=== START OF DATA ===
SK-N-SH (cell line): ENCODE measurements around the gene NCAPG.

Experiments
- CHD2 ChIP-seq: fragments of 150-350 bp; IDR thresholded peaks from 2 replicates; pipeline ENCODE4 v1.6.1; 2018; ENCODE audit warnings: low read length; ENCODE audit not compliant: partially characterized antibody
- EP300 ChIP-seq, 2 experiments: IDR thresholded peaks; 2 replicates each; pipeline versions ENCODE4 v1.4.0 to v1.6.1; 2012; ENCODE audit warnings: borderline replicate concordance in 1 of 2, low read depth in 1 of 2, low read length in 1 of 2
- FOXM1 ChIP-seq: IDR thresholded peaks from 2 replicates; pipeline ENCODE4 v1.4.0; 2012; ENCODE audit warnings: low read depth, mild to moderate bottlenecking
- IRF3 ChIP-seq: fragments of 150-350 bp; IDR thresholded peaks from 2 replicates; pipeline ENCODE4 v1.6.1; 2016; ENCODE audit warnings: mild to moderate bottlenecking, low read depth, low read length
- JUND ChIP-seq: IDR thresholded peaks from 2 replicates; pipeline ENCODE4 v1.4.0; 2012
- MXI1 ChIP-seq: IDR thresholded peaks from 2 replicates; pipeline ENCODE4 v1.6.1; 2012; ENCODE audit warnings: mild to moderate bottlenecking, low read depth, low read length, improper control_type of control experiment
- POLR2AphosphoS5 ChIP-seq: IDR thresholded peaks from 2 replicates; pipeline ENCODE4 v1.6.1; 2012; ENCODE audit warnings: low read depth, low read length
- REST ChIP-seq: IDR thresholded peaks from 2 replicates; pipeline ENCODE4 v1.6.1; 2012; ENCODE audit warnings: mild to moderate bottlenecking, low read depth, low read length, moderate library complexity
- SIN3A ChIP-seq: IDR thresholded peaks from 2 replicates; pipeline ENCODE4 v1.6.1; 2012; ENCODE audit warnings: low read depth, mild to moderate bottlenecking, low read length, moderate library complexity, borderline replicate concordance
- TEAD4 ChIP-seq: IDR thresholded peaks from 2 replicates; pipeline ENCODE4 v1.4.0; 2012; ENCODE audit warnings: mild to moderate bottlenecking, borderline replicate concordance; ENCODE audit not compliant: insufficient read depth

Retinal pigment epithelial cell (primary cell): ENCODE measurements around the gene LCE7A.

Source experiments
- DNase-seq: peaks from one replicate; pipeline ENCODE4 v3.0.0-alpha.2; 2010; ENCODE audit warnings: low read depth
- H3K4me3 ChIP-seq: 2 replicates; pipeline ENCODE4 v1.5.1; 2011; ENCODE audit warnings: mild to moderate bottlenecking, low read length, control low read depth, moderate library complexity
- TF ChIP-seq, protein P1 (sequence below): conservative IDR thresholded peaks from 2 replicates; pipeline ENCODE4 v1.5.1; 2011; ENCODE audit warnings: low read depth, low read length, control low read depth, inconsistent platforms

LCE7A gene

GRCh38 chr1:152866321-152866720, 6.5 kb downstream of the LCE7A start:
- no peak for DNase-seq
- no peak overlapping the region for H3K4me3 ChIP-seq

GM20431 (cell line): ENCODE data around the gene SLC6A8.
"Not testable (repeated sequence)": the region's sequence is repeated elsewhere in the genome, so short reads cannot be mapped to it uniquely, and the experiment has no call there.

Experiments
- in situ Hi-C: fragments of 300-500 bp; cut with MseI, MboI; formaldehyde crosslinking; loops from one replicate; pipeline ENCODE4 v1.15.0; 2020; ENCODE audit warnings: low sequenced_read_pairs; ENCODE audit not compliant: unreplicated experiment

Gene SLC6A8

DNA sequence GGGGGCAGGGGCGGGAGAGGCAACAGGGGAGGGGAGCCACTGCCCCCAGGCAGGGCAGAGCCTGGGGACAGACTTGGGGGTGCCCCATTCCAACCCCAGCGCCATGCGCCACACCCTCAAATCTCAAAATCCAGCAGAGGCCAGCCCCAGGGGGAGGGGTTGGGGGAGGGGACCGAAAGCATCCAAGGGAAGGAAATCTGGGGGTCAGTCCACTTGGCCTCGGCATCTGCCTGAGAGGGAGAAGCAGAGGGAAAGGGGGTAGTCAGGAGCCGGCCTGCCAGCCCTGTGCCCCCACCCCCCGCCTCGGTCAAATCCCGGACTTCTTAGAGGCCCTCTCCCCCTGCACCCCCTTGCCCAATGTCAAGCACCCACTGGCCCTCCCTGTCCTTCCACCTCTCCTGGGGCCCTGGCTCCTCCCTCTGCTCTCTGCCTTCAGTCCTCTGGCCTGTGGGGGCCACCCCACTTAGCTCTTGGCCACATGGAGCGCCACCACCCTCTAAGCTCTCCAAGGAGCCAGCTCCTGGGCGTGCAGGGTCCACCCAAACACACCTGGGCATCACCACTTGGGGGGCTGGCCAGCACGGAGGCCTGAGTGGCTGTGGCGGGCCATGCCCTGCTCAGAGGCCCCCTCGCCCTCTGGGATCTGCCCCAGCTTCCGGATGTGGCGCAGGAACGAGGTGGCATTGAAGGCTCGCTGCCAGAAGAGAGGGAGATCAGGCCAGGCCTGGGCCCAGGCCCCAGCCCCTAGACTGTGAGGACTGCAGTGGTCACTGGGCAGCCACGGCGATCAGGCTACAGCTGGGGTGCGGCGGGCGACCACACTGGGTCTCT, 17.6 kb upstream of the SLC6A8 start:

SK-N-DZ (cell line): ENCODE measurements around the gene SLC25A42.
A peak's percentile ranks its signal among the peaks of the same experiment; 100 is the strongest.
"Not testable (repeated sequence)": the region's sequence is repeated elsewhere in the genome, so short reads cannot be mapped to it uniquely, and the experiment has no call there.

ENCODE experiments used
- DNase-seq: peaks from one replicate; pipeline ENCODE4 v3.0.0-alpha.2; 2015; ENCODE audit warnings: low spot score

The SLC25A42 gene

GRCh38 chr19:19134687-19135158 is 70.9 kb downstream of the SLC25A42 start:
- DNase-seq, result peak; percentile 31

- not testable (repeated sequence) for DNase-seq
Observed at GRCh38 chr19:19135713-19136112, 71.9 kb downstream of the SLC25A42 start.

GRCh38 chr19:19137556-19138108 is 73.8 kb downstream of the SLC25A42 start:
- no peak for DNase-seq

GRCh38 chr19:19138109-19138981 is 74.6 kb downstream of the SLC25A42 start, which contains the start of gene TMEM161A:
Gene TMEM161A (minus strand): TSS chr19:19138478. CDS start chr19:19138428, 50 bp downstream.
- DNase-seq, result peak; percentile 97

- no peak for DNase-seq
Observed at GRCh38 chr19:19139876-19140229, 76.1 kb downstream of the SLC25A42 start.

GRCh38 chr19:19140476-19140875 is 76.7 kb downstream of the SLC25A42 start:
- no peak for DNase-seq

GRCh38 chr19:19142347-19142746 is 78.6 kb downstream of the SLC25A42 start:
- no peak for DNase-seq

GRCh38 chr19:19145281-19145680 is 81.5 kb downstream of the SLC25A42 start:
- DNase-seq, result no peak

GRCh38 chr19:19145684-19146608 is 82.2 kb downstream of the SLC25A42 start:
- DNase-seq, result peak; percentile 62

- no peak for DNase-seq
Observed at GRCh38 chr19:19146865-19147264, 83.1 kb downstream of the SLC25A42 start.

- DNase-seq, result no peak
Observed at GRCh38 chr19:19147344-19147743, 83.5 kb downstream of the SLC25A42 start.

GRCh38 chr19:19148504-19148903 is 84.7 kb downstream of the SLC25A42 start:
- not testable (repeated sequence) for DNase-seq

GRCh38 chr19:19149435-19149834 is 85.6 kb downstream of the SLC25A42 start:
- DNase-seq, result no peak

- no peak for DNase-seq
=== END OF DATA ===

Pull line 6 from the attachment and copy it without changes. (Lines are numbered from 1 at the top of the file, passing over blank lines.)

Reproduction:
- IRF3 ChIP-seq: fragments of 150-350 bp; IDR thresholded peaks from 2 replicates; pipeline ENCODE4 v1.6.1; 2016; ENCODE audit warnings: mild to moderate bottlenecking, low read depth, low read length